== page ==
Content considerations: Depiction of a political coup, violence, and death.
What’s it about? After a violent uprising ends in the death of the king, Princess Mariel flees the capital with the knight Maurice. Disguised as the commoner boy “Marius,” she goes to live with Maurice’s nephew Alfred, the young Lord of Albert whose father died to ensure Mariel could escape. As the two work through their grief, they vow to grow stronger together and protect Albert from the encroaching Camellian forces.
We try not to date our reviews too much, but I don’t have the energy to pretend I’m writing this in a vacuum. I watched (and mostly enjoyed) Hortensia Saga during my lunch break today, and as soon as I was done I learned that pro-Trump seditionists had stormed the U.S. Capitol in an attempt to forcibly overthrow the election results.
Now it’s a few hours later and I’m trying to write a review about a cartoon as if it matters. But, what the hell, I could use a break from doomscrolling, and maybe this will actually do a little good by giving readers an escape from the news for a few minutes.
That said… Boy, Hortensia’s opening coup sure does hit a lot differently this evening than it did this afternoon, don’t it?
Anyway, this is a solid (if not jaw-dropping) premiere, mostly serving as a prologue to the war drama and political intrigue that’s likely to occur in the coming weeks. Based on a fantasy RPG developed by f4Samurai and Sega, Hortensia isn’t doing anything especially new, but it’s doing familiar things with enough panache to help it stand out from the pack.
The setting is pretty standard European-inspired fantasy, although the lovely backgrounds help it feel less generic. The production starts rough with a pitched-battle sequence that struggles due to sluggish CG and some stilted monsters, but the one-on-one fights in the second half pop with energy and the character animation improves significantly after the four-year time skip.
My only real complaint is that they spend a few minutes after the opening theme narrating the events you literally just finished watching as if the audience is full of babies lacking object permanence who need to have their hands held as they cross the street, creative writing major RAGE! …But, honestly, even that is part of the fantasy epic tradition, so I can’t say I was surprised. And, hey, at least it didn’t last too long.
The premise is a hodge-podge of common fantasy tropes: fallen royalty, noble sacrifices, crossdressing heroines, pure-hearted heroes struggling to live up to their father’s legacies, demonic attacks, antagonists monologuing about ideals, and so on. Since all of this has been done a hundred times before, Hortensia Saga needs to distinguish itself with its characters and execution—and while long years have trained me to be wary of getting too psyched for game adaptations, it’s off to a hopeful start.
Alfred and Mariel/Marius (henceforth just “Marius” since that’s the name that’s used for most of the episode) get shuffled through plot beats fairly quickly this episode, but the series still manages to nail a few key scenes that establish them as good kids with shared trauma and a desire to help others. They’re not especially complex, but they’re likable and have room to grow.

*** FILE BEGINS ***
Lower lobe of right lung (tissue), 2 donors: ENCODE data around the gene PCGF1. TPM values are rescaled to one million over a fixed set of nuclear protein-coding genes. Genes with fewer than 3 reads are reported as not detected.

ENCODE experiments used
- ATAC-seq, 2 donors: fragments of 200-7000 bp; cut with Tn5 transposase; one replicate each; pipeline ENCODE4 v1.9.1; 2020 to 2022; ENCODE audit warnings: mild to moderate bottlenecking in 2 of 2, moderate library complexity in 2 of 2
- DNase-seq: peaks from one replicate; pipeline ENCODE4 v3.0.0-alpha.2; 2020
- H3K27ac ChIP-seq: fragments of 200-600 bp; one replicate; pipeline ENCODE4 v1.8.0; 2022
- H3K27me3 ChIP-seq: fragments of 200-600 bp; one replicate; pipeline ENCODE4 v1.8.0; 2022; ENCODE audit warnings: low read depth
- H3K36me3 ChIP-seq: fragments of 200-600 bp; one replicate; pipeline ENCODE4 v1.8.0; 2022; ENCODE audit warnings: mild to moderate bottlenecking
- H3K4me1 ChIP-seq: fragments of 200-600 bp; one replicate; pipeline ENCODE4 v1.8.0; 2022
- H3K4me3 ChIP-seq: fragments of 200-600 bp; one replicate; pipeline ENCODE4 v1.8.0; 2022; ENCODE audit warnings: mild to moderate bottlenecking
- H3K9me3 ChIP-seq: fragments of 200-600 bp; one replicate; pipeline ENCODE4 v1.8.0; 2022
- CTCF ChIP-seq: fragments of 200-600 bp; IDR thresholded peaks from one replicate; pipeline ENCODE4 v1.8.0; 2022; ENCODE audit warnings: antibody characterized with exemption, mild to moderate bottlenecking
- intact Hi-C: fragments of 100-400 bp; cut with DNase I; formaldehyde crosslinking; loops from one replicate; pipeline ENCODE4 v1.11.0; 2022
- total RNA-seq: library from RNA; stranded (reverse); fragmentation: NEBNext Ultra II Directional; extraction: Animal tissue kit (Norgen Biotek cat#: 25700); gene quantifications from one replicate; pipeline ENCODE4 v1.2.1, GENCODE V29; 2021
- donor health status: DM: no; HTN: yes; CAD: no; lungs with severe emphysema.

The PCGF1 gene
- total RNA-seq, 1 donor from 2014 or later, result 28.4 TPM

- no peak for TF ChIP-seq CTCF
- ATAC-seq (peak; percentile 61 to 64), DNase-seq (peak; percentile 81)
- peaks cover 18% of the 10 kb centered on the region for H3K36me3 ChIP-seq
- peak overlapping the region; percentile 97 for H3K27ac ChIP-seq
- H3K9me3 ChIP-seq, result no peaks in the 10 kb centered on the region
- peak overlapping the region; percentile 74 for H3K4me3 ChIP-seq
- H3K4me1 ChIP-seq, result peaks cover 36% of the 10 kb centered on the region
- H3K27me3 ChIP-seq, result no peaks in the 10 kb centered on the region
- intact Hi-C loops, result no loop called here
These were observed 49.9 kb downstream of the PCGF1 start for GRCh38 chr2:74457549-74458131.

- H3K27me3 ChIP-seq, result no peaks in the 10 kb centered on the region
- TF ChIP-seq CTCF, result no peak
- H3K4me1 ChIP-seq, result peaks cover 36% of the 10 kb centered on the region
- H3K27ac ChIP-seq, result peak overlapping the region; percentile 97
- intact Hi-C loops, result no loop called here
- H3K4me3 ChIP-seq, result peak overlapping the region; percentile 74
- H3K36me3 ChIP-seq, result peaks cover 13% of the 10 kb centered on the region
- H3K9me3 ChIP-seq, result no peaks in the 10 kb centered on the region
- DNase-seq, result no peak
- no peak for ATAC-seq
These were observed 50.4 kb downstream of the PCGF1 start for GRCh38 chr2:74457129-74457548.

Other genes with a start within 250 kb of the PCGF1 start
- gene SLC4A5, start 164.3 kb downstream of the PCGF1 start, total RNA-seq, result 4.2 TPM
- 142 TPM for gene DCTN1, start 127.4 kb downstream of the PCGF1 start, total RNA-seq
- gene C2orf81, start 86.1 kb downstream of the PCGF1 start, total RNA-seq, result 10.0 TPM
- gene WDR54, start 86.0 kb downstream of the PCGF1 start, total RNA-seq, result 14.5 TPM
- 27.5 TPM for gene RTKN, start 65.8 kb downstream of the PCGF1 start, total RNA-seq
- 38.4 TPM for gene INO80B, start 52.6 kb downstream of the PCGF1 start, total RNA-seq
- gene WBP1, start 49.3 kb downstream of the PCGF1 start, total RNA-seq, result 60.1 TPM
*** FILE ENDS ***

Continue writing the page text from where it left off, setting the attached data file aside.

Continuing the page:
Most importantly, they have a nice dynamic, with Alfred acting as the cautious knight and Marius the impetuous squire. There’s also a strong focus on mutual support and growth, as both characters vow to protect the other and “get stronger” together. There’s always a chance the series will damsel or sideline Marius, but this first episode treats the two enough like co-protagonists that I’m cautiously optimistic. And while their relationship is more familial than romantic at this point, if the series did decide to go that route, this is a real good foundation to build from.
Now. About that “crossdressing heroine” thing. I confess to having a weakness for crossdressing heroine stories, though I fully acknowledge they often have issues with perpetuating a “not like other girls” mentality and enforcing both heteronormativity and the gender binary instead of challenging them. It’s a complicated subgenre riddled with pitfalls.
Fortunately, Hortensia immediately sidesteps at least a few of these issues by introducing the spear-wielding Adelhaide and establishing that women warriors exist. Marius does shift from “passive princess” to “active warrior,” but Adelhaide’s existence makes it clear that this shift is not inherently tied to gender presentation—it’s simply a personal choice Marius makes as a response to the helplessness they felt when their father died.
And yes, I’m using “they” pronouns on Marius for now because I have no idea how they see themselves because it never comes up. They are Mariel before the opening credits, and then they are Marius after them, and there are no scenes about how Marius feels about all this.
The ending theme features Marius as femme-presenting (and all sad and wistful over Alfred, hmm), so I imagine the series will address it at some point, but all I can say right now is “it was a practical choice to hide Marius’ identity as the missing princess, and Marius seems totally cool with it.” So put a pin in that for now and we’ll see where it takes us in the coming weeks.
I guess that “in the coming weeks” spoils the review ending—yes, I’ll be giving this one a three-episode try. I have my future concerns, but right now it’s doing enough things well (or at least “doing enough things that I enjoy in fiction”) that I’m willing to see where it goes.
Hortensia Saga isn’t breaking the mold enough for me to recommend it to anyone who isn’t already an epic fantasy fan, but if you are, this is an engaging premiere with potential. We’ll see if it makes good on it.